I just passed my thirty-eighth birthday. Turning 38 in a COVID year equated to enjoying some chocolate cake in sweet silence, reveling in the excitement of a new Pyrex bowl set (with lids though!) and the gift of not cooking dinner all week.
Much of the last year has felt like an odd but persistent coupling of simultaneous overwhelm and underwhelm. No wonder we can’t sort ourselves out. Everything we are experiencing feels like a conflict of two opposing forces. Too much and too little. Ambition and stalling. Good and evil.
I spent much of the last year doing things I don’t normally do. I aced my job as summer camp counselor to my two homebound children. I collected a lot of boxes for crafts (i.e., “Save that box, that’s a good box!”). I have been the on-call parent waiting for the morning message that says, “your child has been exposed, do not send them to school. You will be virtual for the next two weeks.” I am underwhelmed by the smallness that is my current daily world, and overwhelmed by all that is in the world, and all that might be.
Admittedly, this new assignment hasn’t always fared well with my ego, who often says…
“I didn’t sign up for this.”
“I’m not making any money.”
“I should be out there doing more.”
“I am not working on anything important.”
This is a question of what I “do” versus who I “am.”
I am temporarily doing what I need to in order to keep my family safe, help the community, and contribute in ways I am able right now. Just because I have some projects on hold right now doesn’t mean that I am no longer capable or worthy of that work. I am the same person I was (perhaps even a wiser one) and I will “doing” again some day. Until then, I can just be.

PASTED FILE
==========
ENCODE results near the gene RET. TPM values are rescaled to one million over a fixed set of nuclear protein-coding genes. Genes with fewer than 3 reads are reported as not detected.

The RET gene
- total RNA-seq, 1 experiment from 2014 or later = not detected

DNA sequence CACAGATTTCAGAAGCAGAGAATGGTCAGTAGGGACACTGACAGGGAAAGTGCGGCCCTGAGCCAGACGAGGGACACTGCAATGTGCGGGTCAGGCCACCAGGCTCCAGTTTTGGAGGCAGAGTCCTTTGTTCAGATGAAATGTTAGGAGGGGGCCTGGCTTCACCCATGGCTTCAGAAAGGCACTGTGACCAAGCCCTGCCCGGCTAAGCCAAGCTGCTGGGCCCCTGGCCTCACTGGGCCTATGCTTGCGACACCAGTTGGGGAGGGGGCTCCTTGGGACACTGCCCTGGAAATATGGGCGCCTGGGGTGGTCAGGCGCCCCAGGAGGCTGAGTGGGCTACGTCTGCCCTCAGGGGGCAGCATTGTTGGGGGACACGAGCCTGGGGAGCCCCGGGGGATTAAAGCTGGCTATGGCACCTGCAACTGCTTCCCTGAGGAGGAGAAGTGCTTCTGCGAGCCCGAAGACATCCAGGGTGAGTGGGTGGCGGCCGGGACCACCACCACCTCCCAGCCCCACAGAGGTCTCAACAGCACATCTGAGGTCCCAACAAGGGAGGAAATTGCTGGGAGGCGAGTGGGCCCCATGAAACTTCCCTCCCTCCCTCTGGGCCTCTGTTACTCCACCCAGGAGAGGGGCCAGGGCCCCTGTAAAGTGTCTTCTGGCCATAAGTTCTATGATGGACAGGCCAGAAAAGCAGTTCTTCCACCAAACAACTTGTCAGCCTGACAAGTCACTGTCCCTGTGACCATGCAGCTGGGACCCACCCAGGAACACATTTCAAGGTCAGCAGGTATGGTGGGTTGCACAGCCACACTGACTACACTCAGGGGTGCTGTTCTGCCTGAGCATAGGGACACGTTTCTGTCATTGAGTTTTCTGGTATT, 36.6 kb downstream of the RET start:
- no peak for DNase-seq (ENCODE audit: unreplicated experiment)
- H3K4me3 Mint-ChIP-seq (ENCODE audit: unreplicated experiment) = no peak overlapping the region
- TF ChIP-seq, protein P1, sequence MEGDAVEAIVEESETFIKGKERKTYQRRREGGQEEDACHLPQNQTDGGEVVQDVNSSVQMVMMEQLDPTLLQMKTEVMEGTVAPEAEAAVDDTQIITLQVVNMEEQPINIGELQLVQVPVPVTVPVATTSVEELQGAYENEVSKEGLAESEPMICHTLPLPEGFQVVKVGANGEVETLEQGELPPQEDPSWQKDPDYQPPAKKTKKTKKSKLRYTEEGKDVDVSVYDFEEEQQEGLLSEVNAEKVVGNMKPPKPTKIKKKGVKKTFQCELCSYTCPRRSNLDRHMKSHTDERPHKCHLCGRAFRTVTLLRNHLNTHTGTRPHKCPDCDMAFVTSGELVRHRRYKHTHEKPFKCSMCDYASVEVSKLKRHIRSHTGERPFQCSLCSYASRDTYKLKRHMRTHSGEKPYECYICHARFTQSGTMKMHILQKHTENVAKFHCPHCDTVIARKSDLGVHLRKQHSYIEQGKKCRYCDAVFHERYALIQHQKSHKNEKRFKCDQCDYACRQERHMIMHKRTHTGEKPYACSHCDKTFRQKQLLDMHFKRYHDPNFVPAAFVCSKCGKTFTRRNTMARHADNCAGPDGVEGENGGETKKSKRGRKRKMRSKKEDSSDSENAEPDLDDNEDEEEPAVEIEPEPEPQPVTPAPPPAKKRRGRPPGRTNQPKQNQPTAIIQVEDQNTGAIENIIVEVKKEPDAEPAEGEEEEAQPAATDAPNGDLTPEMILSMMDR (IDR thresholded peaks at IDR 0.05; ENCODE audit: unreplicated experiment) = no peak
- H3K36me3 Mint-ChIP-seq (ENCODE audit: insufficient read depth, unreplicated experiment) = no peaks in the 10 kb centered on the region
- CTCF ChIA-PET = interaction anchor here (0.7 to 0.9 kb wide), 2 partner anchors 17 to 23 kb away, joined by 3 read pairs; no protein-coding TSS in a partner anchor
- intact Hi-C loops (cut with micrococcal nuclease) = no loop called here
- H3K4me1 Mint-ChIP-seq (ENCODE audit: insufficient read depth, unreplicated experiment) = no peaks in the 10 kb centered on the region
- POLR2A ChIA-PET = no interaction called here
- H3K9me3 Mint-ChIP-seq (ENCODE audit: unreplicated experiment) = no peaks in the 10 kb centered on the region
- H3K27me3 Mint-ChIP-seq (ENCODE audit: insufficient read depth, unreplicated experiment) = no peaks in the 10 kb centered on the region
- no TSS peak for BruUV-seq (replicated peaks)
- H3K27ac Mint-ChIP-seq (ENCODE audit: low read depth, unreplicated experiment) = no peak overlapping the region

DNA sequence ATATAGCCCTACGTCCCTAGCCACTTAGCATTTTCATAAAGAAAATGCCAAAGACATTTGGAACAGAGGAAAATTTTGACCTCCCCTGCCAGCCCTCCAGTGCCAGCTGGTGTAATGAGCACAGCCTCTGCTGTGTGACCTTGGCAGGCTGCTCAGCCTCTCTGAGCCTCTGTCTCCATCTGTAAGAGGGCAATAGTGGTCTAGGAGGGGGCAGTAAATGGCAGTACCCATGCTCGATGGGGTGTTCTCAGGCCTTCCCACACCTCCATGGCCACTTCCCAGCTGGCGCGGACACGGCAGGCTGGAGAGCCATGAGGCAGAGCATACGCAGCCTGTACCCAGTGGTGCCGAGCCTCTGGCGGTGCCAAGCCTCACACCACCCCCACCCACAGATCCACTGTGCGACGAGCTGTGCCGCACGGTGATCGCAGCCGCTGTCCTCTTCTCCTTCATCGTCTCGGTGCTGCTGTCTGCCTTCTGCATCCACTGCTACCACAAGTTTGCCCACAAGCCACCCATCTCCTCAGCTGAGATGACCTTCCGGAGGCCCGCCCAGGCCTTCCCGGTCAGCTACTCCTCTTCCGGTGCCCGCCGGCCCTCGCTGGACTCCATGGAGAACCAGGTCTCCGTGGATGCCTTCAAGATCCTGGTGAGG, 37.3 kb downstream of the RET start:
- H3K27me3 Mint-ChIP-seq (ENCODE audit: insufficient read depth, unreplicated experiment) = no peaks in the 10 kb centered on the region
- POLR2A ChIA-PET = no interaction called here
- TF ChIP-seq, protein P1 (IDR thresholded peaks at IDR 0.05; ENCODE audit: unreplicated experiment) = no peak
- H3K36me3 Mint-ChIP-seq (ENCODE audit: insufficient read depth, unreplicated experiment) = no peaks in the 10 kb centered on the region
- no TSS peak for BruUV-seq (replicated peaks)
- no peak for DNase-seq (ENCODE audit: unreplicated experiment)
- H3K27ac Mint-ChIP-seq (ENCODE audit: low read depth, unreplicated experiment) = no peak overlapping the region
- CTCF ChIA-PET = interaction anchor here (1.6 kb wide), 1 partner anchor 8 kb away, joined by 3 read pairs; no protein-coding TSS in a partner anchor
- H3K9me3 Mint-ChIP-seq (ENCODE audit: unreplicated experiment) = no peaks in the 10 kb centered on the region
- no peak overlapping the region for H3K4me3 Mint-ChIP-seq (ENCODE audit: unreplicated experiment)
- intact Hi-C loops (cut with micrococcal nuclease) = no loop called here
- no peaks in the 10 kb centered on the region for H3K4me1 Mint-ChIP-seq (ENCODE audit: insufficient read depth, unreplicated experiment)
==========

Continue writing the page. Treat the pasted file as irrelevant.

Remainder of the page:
But the real work, the hardest most important work, is what is surfacing for me right now. I am naming this “Big Work.”
As a self-diagnosed over-achiever, I have had a lifetime of setting lofty goals, working incredibly hard to achieve them, and then enjoying the validation and recognition that came from those very ambitions and visible achievements. For people who love achievement, this cycle is a deeply ingrained way of living. I will admit that my ego has yelled back several times loud and proud as I submit to the idea that I will not be receiving any notice, recognition or even validation of the “right path” from anyone. If I do something great, but no one even notices, does it even matter?
I believe it does.
At the risk of making this public and losing the anonymous nature of the work, I am sharing these here for two reasons. One, for accountability and two, in case you need to allow yourself the permission to do some Big Work yourself. Here is some of the Big Work that I have accepted as a life-long practice.
Raising our children
It has become abundantly clear this past year that we do not value the work parents do enough in raising the future of society. Yes, lots of people have children. Yes, most of us signed up for this. But the fact that our children were home with limited childcare options for most of a year has meant that predominantly women have exited the workforce to take care of their families. No one is going to give any of us medals for being parents. But it is some of the most important Big Work of our lives. Instead of a medal, I wish employers and elected officials would do everything they can to support working parents. Growing tiny peoples’ social and emotional wellbeing, their love for learning and creating stable, kind, resilient humans is not for the faint of heart. This will be some of the most challenging, endurance-based and meaningful work in my life.